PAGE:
Using the Energy Decentral within the framework of the Eurotier trade fair in Hanover, Germany, as a communication platform, the German biogas plant manufacturer WELTEC BIOPOWER is happy to welcome large numbers of visitors from abroad. No wonder: Meanwhile, the company boasts references in 25 countries.
Commenting on the company‘s presence at the exhibition in Hanover, Jens Albartus, Director of WELTEC BIOPOWER, says: "The keen interest that Greek trade fair visitors show in our plant technology also reflects our high international visibility."
The truth of this statement is underlined by the seven stainless-steel biogas plants with a total capacity of 2.75 MW that WELTEC has set up in Greece so far. Currently, WELTEC BIOPOWER is planning and rolling out four additional biogas projects together with its distribution partner Tetoros Machinery S.A. The order pipeline contains two 500-kW plants, one 300-kW plant, one 250-kW plant and a 250-kW-CHP project in Greece.
One of the 500-kW plants is located in Ptolemaida in the region of West Macedonia. The scope comprises a digester with a capacity of 4,438 m³, several mixers and pumps for three existing slurry stores, a macerator and a 500-kW CHP plant. Cattle manure and abattoir waste will be used as substrates.
The project location is a region that is considered the Greek energy centre. No less than 70 percent of the Greek power is generated in this province, though still primarily from brown coal. Nevertheless, the biogas plant has the potential for becoming something like a multiplier of renewable energies in a centre of conventional power generation. The plant, which is operated by an entrepreneur who runs his own slaughterhouse, is situated in the immediate vicinity of ignite mining areas and coal power plants.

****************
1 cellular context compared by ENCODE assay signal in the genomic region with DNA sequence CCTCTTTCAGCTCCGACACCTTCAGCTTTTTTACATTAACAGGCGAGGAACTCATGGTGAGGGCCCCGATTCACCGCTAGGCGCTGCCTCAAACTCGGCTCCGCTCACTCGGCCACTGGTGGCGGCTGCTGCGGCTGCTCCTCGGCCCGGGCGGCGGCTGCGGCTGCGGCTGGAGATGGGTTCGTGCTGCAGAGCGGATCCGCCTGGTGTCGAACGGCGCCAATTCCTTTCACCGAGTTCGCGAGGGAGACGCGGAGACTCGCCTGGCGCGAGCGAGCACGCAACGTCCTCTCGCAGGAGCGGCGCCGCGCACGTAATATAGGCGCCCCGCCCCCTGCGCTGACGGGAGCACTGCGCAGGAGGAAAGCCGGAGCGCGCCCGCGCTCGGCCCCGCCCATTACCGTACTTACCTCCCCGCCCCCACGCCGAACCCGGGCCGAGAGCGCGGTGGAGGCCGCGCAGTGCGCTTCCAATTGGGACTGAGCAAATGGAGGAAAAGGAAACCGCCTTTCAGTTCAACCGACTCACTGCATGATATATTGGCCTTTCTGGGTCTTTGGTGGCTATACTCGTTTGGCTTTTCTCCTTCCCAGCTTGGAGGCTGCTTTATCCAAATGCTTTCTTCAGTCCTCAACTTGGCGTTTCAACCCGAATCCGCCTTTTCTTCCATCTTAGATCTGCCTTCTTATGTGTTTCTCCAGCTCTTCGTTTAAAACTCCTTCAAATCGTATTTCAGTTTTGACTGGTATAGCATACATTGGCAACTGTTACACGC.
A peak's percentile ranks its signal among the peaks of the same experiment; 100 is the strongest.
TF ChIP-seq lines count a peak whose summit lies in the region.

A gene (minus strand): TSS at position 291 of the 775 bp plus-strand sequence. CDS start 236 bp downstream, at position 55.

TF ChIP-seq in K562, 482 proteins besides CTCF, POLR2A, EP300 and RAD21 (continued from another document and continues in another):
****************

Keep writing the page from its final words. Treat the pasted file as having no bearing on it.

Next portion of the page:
This contrast is symbolic of the change that the energy sector is undergoing in this EU member state. Three quarters of the Greek power production still come from coal, oil and gas. Meanwhile, the Greek Ministry of Environment, Energy and Climate Change is pursuing a change, which, however, has slowed down a bit due to the economic situation. Nevertheless, Greek‘s commitment to provide about 20 percent of the gross energy consumption from regenerative sources by 2020 within the scope of the 20-20-20 goals of the EU is still valid. In this context, biomass plants account for a share of 350 MW.
For this purpose, there is plenty of input material for biogas plants: A lot of agricultural waste in Greece remains unused. As in Ptolemaida, livestock husbandry takes place at an industrial scale throughout the country. „This is one of the reasons why decentralised energy production methods such as biogas technology are especially suitable for Greece, and plants like the one in West Macedonia are setting a precedent“, says John Tetoros, sales partner of WELTEC BIOPOWER.